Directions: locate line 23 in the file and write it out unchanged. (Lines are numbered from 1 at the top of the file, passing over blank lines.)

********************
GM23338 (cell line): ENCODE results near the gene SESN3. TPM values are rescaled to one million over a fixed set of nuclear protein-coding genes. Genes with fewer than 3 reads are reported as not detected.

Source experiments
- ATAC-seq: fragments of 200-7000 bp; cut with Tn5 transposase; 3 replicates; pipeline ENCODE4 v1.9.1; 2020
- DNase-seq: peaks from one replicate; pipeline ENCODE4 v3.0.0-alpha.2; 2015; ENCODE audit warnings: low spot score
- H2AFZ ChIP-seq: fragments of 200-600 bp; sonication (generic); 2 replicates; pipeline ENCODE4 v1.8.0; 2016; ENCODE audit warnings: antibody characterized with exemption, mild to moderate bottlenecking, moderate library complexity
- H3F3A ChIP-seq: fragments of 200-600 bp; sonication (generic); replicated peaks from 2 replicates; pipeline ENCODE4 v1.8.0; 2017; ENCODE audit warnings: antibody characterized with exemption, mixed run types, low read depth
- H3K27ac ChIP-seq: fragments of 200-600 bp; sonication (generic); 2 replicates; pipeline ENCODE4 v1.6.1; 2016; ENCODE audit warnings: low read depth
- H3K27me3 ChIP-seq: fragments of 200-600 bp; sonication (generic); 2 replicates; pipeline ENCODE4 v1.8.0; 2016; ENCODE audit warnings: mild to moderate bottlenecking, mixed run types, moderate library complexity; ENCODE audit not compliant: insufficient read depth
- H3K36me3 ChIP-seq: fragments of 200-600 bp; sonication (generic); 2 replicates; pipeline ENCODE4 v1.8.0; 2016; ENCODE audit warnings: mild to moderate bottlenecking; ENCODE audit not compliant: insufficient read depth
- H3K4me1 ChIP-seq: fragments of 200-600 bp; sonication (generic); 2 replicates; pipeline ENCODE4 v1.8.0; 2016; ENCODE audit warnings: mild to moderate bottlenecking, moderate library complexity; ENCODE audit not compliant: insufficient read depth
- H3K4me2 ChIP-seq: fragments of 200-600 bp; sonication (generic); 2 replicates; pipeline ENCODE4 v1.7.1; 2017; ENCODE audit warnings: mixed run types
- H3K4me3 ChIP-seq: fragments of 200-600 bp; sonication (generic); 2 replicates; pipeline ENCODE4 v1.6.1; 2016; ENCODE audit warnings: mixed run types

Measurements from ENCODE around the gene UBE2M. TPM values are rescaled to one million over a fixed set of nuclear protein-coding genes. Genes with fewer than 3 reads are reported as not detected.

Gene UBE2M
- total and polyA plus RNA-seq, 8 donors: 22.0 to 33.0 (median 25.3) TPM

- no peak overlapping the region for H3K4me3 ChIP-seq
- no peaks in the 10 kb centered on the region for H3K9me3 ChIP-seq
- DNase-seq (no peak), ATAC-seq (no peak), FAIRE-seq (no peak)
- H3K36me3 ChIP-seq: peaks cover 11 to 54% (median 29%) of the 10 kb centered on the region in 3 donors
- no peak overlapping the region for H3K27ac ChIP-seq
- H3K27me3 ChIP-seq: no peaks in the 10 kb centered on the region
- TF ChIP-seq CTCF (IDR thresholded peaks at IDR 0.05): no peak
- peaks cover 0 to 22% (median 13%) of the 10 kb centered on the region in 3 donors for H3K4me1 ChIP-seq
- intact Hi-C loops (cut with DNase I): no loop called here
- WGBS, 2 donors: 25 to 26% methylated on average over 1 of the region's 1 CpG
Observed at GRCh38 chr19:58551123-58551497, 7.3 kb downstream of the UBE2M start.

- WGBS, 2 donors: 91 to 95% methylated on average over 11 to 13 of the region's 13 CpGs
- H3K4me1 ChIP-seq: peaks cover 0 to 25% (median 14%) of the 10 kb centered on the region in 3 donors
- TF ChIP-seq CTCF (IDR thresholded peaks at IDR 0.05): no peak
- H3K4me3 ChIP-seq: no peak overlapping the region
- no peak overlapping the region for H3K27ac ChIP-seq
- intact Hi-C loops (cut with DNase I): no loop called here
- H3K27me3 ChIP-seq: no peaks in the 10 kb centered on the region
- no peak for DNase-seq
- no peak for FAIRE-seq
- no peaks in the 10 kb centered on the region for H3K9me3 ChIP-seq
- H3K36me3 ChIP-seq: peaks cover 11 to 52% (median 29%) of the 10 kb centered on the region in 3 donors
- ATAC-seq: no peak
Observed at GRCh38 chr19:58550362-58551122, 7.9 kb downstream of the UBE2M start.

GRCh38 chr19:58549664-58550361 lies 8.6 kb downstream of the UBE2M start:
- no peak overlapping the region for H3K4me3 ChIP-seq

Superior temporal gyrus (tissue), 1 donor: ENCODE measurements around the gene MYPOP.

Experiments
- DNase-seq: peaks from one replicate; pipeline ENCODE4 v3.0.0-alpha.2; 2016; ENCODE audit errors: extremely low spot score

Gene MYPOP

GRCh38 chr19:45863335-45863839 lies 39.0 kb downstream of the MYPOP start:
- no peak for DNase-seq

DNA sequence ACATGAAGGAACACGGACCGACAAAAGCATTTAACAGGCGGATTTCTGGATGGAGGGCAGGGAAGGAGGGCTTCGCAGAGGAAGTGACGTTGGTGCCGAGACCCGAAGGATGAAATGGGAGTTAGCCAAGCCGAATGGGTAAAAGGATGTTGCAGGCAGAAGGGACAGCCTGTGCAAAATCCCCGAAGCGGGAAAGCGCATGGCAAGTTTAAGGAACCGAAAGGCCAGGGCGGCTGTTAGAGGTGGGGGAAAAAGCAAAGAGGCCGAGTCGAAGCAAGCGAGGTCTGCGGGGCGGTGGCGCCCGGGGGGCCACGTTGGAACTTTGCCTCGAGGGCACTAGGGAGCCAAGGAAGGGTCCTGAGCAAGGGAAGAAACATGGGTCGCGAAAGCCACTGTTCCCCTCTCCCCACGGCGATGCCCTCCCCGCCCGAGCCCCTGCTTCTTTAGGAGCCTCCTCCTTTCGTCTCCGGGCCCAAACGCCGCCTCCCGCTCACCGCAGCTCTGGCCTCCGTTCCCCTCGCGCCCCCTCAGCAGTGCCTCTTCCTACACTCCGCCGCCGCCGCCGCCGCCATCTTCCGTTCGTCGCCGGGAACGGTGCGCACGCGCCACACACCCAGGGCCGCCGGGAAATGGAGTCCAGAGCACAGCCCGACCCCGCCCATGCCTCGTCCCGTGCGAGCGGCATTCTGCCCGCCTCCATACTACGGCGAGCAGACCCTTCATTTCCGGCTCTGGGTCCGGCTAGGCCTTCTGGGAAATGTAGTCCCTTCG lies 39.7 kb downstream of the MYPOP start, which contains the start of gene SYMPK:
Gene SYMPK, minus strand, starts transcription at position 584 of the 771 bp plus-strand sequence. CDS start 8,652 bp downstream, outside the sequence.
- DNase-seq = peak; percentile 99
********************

- peaks cover 0 to 22% (median 13%) of the 10 kb centered on the region in 3 donors for H3K4me1 ChIP-seq